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I understand that absorption lines are used to identify elements but how are individual absorption spectrums identified in the light that is received by a telescope?

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    $\begingroup$ Could you explain your confusion a little bit more? Why does it not make sense to you that one could identify an individual absorption spectrum from the light received by a telescope? $\endgroup$
    – D. W.
    Jul 10, 2014 at 2:03

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Well in principle, it's pretty easy. The example of the Sun is often taught in introductory astronomy laboratory courses. The Sun is a nice clean example because it is so bright compared to anything that might contaminate its spectrum. You just put some sunlight through a diffraction grating (or slit, or prism) that you've previously calibrated so that you can measure the wavelength of each line, then compare the resulting absorption spectrum to the spectra of various elements, which you could look up in a table or measure from clean samples in your lab. Schematically you do something like this:

solar spectrum

From there it's just a simple matter of matching up solar spectrum lines with known element lines - usually starting with the most obvious ones. In this case the one that stands out the most is the sodium (Na) doublet. Not every line from a particular element may be visible - the conditions on the Sun are such that some electronic transitions (corresponding to particular lines) just don't happen often enough to produce a visible line.

Things get more complicated for fainter stars, because their spectrum is easily contaminated. For instance, there are both emission and absorption features in the Earth's atmosphere which will be measured simultaneously with a stellar spectrum when using a ground-based telescope. Fortunately, people have gone to great lengths to measure and model the atmospheric lines so that they can be removed as cleanly as possible from a stellar spectrum.

Another complication is red/blueshift. The wavelength at which a given line occurs is fixed, but the detected position of the line can change if the source is moving (doppler shift), is in a strong gravitational field (gravitational redshift, such as near a black hole), or is in an expanding universe (cosmological redshift). Fortunately all lines from a source are shifted by the same factor - for instance a source with a cosmological redshift of 1 would have the measured wavelengths of all its lines doubled from what you would measure in the lab (redshift $z=\lambda_{\rm obs}/\lambda_{\rm emit}-1$). Because the change is uniform for all lines, we can still use the spacing between the lines to figure out which one is which. This still involves a bit of guesswork, usually you need to start with a strong line and make an educated guess about what physical process is causing it, then start trying to identify more lines consistently with your guess.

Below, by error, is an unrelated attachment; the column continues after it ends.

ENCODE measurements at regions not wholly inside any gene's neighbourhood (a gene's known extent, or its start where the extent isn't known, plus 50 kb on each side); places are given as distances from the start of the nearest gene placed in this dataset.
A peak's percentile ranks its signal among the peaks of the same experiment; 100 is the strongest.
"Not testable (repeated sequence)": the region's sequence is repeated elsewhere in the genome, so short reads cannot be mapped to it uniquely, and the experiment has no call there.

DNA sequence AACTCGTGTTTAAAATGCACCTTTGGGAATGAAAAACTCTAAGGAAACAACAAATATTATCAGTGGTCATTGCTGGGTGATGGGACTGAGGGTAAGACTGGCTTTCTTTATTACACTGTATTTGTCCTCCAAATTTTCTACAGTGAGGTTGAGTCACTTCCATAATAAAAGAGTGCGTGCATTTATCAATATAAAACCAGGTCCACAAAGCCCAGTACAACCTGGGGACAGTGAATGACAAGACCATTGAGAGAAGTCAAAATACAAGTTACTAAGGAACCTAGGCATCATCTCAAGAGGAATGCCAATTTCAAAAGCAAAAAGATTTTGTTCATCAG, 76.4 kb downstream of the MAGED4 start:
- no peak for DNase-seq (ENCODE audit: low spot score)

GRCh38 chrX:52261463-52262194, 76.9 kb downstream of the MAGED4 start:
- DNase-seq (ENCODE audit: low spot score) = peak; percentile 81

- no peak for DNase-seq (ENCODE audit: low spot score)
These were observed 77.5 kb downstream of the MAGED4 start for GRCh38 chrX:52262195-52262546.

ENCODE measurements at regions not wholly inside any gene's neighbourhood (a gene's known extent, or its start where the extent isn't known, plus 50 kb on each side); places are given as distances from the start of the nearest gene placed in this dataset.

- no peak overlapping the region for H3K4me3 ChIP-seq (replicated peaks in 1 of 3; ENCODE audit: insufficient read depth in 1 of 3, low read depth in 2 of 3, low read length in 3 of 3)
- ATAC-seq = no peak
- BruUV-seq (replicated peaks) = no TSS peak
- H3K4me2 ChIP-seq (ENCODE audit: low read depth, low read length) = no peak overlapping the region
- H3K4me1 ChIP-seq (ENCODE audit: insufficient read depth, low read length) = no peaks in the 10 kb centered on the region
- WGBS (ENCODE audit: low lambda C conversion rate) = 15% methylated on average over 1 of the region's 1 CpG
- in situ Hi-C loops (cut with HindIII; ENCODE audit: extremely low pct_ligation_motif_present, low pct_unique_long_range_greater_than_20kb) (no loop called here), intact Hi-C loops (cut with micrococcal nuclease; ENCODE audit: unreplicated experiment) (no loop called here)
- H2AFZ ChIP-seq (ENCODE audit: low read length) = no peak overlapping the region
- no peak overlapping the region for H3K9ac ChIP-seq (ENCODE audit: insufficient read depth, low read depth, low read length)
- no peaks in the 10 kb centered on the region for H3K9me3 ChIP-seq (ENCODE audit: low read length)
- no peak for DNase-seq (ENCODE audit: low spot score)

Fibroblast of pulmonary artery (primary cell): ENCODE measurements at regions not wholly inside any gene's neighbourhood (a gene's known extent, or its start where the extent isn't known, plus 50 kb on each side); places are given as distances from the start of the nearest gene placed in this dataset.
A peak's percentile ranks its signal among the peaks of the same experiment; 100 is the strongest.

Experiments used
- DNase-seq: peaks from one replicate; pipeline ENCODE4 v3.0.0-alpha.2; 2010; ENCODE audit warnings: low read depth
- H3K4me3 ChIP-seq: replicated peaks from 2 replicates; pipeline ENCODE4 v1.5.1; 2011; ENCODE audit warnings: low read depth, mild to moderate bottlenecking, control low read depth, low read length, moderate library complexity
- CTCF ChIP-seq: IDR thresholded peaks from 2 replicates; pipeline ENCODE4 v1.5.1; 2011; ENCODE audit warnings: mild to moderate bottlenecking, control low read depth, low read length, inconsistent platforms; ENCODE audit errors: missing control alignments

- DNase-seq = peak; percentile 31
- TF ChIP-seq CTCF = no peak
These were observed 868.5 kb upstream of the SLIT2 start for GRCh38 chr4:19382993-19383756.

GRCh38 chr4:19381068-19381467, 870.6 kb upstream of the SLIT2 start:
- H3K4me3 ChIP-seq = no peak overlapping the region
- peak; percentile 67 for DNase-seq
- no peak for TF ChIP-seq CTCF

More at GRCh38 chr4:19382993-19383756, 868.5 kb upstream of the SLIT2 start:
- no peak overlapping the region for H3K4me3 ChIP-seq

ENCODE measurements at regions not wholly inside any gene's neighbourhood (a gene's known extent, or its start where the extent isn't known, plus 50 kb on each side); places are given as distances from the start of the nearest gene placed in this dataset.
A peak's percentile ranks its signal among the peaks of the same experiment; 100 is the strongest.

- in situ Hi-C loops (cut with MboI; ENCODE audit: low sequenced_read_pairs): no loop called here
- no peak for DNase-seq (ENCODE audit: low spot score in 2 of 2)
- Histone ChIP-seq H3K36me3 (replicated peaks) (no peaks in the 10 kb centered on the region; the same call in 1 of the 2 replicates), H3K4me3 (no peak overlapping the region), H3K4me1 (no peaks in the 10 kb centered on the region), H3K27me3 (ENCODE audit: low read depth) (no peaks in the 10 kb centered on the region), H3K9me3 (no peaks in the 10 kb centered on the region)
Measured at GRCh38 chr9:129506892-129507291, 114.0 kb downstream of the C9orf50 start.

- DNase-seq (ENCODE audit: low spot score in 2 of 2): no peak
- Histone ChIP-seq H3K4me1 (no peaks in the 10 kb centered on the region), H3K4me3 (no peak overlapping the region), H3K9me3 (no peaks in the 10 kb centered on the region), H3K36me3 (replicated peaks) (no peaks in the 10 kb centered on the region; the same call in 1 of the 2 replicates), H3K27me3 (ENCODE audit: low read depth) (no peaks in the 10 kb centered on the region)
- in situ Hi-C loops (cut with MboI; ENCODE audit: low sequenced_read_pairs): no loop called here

Finally, I happen to have an example of a spectrum lying around (it's from this paper). In this case the source is moving at more than $-1000 \rm km/s$ relative to the telescope, so there is a slight doppler shift (about .3% change in wavelength). The source is close enough that cosmological redshift is unimportant.

globular cluster (?) spectrum

Here there are a number of absorption lines. The most prominent are some of the hydrogen Balmer series ($n\rightarrow2$ transitions), $\rm H\alpha$, $\rm H\beta$, $\rm H\gamma$, $\rm H\delta$, $\rm H\epsilon$. These are a good starting point because if one in the series appears, often others do as well, and they are all in a part of the spectrum that is easy to observe from Earth (not blocked by the atmosphere). There is also the $\rm H$ & $\rm K$ lines of singly ionized $\rm Ca$. The G-band is actually a set of closely spaced absorption lines of the $\rm CH$ molecule. Finally, the lines marked $\oplus$ are emission lines from the Earth's atmosphere. Most of the atmospheric lines were removed from this spectrum, but these left some residuals because the atmospheric model was imperfect. The paper shows the spectrum, but doesn't mark the individual lines (though it does say which lines are present). I was giving a talk and wanted to label the individual lines, so I went through trying to identify them all. Initially I made a couple of wrong guesse, but once I figured out a couple of the Balmer lines the rest fell into place.

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  • $\begingroup$ @user45874 Glad to help :) $\endgroup$
    – Kyle Oman
    Jul 11, 2014 at 13:31

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